Impact on Therapy Practices: 

This rule may impact therapy practices that involve multiple providers or disciplines in a patient’s care. For example, if a patient receives occupational therapy, speech therapy, and mental health therapy simultaneously, the practice will need to determine which provider will submit the RPM or RTM claims for that patient during a given 30-day period. Coordination and clear communication among providers will be essential to ensure compliance with this rule.

Use of RPM/RTM with Other Services

Previous Rule: Guidance on using RPM/RTM services in conjunction with other services was limited.

2024 Final Rule Change: The 2024 Final Rule provides more clarity on how RPM and RTM services can be billed alongside other services, such as Evaluation and Management (E/M) visits, care management services, and other non-face-to-face services.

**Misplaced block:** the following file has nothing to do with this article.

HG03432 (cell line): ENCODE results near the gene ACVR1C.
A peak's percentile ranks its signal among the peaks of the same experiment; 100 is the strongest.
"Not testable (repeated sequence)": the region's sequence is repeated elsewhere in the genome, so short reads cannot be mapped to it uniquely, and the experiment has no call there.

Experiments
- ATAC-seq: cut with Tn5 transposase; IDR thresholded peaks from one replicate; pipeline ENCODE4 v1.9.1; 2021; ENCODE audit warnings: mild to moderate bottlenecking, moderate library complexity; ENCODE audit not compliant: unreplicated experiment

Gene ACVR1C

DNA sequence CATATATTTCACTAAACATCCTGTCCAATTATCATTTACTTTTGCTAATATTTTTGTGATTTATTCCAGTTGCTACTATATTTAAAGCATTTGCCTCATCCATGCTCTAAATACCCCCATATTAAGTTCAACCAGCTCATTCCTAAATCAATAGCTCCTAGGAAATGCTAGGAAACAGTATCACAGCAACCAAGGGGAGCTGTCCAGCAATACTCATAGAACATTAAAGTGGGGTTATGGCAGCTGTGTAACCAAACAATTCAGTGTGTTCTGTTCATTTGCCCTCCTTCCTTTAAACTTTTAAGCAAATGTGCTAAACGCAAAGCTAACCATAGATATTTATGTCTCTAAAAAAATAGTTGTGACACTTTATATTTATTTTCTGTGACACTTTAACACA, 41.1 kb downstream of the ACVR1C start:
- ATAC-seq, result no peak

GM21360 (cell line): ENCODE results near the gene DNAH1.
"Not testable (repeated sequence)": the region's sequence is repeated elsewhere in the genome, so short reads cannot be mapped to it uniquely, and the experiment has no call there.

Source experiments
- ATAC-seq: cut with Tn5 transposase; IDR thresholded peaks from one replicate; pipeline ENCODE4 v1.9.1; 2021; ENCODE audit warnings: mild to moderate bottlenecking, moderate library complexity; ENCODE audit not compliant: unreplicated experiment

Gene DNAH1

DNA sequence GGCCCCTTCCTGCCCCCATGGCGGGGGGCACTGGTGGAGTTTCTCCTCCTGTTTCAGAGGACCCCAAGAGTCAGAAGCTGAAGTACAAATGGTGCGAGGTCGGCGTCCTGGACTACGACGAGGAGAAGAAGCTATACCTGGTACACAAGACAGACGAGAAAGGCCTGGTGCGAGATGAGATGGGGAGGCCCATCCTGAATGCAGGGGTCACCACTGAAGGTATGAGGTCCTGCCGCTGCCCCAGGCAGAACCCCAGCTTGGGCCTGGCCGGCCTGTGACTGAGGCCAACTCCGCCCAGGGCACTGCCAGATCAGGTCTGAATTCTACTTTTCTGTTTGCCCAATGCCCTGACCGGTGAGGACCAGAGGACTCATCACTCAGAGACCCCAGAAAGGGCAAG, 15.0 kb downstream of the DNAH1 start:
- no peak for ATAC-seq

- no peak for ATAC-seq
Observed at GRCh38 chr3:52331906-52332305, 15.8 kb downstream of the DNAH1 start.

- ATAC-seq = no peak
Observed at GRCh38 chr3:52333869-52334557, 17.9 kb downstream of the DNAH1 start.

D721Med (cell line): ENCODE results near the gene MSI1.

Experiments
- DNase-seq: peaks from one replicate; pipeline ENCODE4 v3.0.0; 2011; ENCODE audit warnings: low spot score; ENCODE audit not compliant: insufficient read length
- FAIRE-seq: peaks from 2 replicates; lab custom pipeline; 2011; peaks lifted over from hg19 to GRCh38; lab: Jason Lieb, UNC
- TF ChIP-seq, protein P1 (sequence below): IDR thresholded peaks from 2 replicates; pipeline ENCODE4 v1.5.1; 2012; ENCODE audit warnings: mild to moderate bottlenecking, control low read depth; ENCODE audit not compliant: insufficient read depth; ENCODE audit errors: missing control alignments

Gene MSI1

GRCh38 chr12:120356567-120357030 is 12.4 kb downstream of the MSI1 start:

Impact on Therapy Practices: 

This guidance is beneficial for therapy practices that offer a range of services in addition to RPM or RTM. For instance, a practice providing occupational therapy, speech therapy, and mental health services may be able to bill for RPM or RTM services along with appropriate E/M codes or care management services, depending on the specific circumstances. However, practices must carefully review the guidelines to ensure they are billing correctly and not duplicating services.

To conclude, navigating the ever-evolving landscape of Medicare’s Remote Patient Monitoring (RPM) and Remote Therapeutic Monitoring (RTM) services requires staying up-to-date with the latest guidelines.

By understanding and adhering to the top five rules outlined in this blog post, therapy practices can ensure compliance, optimize reimbursements, and provide high-quality remote care to their patients.

As the healthcare industry continues to embrace remote monitoring technologies, staying informed and adapting to these changes will be crucial for sustained success and growth in the field of therapy services.